Will A Surgical Mask Keep You Safe In A Viral Outbreak?
An outbreak of Middle East respiratory syndrome in South Korea has sent sales of surgical masks soaring.
When the deadly virus first appeared in the country in May, people started wearing masks just about everywhere — on the metro, at crowded malls and even at weddings — despite the fact that the virus doesn't spread easily outside of hospitals and clinics.
This isn't the first time people have covered their faces to try to stay safe in an outbreak. Folks used scarves in the worldwide flu epidemic in the early 1900s. In 2003, surgical masks became a common sight in China and Hong Kong during the SARS outbreak.
The masks come in a range of colors, patterns and styles. Some are stiff with elastic ear bands. Some are soft and pleated, made of synthetic or natural fibers. And some masks even have built-in respirators.
In Japan, the wearing of surgical masks by people coughing and sneezing has long been a common sight, perhaps out of politeness — it's rude to risk spreading your cold to strangers.
But do these masks work?
Here's what we do — and don't — know about how well surgical masks help prevent the spread of diseases at clinics, as well as in crowded malls and subways.
1. Masks can be helpful for protecting health workers from a variety of infectious diseases, including MERS.
The U.S. Centers for Disease Control and Prevention recommends health care workers wear a mask with a respirator, called an N95 mask, to protect against MERS. N95 masks filter out 95 percent of infectious particles, the CDC says. In health care settings, these masks are individually fitted to the wearer to make sure the fit is tight.
But the effectiveness of regular surgical masks against MERS is still up for debate.
At least one study found surgical masks to be just as good at stopping influenza as N95 masks are. A head-to-head comparison, published in JAMA, the journal of the American Medical Association, found both masks worked equally well in preventing transmission of the flu in a hospital, when the masks were also used with disposable hospital gowns, gloves and other protections.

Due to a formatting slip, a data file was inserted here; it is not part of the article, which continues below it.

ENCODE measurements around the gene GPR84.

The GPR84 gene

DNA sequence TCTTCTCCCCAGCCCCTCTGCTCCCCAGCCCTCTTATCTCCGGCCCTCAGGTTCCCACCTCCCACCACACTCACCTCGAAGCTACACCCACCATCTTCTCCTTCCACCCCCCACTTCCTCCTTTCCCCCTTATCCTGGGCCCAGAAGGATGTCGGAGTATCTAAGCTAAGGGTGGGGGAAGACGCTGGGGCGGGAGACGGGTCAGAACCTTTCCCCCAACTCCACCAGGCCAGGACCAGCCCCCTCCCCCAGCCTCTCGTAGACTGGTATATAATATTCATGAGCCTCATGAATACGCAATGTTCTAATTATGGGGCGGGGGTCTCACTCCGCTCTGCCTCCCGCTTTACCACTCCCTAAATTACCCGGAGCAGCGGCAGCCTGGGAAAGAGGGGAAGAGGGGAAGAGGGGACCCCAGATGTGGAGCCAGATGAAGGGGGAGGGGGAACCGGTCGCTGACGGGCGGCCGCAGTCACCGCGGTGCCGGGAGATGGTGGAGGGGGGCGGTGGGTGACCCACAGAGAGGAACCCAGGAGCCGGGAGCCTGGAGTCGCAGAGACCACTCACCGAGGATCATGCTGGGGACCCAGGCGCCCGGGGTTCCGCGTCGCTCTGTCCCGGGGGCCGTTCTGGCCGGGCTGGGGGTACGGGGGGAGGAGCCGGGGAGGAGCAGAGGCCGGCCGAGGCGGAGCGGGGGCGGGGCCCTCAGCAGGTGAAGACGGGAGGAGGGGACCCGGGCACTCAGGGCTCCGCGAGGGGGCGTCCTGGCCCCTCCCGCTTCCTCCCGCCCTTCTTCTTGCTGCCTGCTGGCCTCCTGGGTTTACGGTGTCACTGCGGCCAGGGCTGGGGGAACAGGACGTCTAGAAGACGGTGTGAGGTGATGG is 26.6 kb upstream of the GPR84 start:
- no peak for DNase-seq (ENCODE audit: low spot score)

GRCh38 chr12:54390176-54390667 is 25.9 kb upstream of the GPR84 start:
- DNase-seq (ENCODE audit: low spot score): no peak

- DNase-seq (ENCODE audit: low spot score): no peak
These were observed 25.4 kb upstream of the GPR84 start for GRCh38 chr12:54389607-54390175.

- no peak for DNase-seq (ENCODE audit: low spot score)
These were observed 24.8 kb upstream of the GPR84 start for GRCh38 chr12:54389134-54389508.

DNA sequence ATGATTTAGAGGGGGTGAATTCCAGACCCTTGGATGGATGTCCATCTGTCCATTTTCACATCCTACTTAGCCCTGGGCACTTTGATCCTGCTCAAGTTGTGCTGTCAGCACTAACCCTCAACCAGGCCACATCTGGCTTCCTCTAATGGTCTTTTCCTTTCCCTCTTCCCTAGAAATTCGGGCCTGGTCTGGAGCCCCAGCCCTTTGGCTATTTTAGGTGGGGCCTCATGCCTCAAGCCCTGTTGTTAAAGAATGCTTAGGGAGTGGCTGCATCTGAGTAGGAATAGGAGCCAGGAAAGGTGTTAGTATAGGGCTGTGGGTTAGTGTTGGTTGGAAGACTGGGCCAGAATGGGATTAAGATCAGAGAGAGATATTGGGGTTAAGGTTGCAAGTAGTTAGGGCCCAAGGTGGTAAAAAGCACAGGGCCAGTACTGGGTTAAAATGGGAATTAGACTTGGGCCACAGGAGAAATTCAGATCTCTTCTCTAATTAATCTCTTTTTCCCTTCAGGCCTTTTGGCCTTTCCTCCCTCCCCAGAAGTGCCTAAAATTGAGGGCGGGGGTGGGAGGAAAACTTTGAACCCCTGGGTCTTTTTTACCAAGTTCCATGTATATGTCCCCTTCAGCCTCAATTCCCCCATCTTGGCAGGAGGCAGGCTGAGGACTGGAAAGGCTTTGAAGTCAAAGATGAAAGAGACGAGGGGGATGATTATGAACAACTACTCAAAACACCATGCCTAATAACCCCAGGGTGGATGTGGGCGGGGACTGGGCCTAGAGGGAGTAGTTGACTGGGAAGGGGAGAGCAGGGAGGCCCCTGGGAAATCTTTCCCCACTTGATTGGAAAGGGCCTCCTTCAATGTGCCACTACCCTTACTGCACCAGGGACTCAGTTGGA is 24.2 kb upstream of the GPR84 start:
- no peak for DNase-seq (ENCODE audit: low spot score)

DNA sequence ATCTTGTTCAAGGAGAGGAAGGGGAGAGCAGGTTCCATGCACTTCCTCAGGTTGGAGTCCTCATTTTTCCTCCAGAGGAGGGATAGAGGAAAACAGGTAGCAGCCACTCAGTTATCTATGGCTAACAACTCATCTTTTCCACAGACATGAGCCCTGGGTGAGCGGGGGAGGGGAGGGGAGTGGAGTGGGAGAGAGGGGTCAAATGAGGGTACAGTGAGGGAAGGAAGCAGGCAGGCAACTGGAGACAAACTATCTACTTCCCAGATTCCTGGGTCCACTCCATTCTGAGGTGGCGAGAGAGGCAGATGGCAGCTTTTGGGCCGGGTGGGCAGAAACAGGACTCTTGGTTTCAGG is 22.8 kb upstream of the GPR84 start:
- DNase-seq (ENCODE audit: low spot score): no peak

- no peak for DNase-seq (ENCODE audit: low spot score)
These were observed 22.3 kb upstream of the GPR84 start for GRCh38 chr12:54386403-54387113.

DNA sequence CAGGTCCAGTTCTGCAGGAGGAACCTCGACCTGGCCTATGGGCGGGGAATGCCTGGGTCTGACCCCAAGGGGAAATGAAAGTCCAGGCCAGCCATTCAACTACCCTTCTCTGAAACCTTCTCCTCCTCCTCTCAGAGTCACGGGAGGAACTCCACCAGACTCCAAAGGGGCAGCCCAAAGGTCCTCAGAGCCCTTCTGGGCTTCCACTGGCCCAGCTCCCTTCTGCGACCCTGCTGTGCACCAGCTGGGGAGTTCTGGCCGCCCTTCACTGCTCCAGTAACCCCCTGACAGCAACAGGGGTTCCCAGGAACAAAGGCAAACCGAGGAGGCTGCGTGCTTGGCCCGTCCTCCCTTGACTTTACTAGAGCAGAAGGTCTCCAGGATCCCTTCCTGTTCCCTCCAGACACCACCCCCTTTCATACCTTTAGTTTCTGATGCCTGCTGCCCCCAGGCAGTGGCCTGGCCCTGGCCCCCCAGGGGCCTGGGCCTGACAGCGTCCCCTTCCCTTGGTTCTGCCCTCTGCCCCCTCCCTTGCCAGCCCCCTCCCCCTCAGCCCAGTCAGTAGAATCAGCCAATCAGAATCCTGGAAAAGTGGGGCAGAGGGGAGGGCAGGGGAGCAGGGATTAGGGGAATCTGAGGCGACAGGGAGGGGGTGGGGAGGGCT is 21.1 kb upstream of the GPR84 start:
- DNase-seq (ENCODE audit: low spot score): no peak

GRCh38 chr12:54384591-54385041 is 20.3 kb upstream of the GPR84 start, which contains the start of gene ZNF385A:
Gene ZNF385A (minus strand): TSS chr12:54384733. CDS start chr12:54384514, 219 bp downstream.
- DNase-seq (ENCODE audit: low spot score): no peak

2. But either type of mask is less likely to do much good for the average person on the street.
N95 masks require a tight, proper fit. They also don't work on people with facial hair. And those with breathing problems, such as asthma patients, wouldn't tolerate them well, says Dr. Carol McLay, infection prevention consultant and CEO of Infection Control International.
The standard surgical mask is more convenient, and a thick, pleated mask offers the best filter. The standards organization ranks surgical masks for their levels of protection. "Level three offers the highest protection. It's printed on the side of the box," McLay says.
Wearing a mask might make people feel better. After all, MERS has killed about a third of the people known to be infected.
But there are no good studies looking at how well these masks prevent MERS transmission out in the community, says Geeta Sood, an infectious disease specialist at Johns Hopkins University.
"On the street or the subway, for MERS specifically, they're probably not effective," she says. One problem is that the masks are loose fitting, and a lot of tiny airborne particles can get in around the sides of the masks.
3. If you're sick yourself, wearing a mask might be a good idea.
The polite Japanese person who must be out and about with a cold or flu is right to think a surgical mask might protect strangers from picking up a pathogen. After all, the masks were originally designed to protect patients from the coughs and sneezes of a surgeon.
But better yet, stay home from work or school, and avoid crowds, Sood says.
4. If you find yourself in a situation where MERS is spreading, there are other strategies.
First, relax a bit. MERS isn't very contagious. A study, published last year in the New England Journal of Medicine, looked at 26 MERS patients in Saudi Arabia and followed 280 of the patients' household members to see if they caught the virus. Only 12 of the people were infected after two weeks, the study reported. That's a transmission rate of less than 5 percent.
And there are things people can do to cut their risk further, such as "very frequently hand-washing with soap and water, or using an alcohol-based hand rub," Sood says.
Also, don't hug and kiss people who are obviously sick or share plates and utensils. Regularly disinfect surfaces that are touched often, including doorknobs and faucet handles. And avoid touching your own eyes, nose and mouth.
Out on the street, try to observe a "social distance" rule of about 3 feet, McLay says. "You want to stay about a meter away from other people," she says. That's about the distance large particles in a sneeze can travel before hitting the ground.
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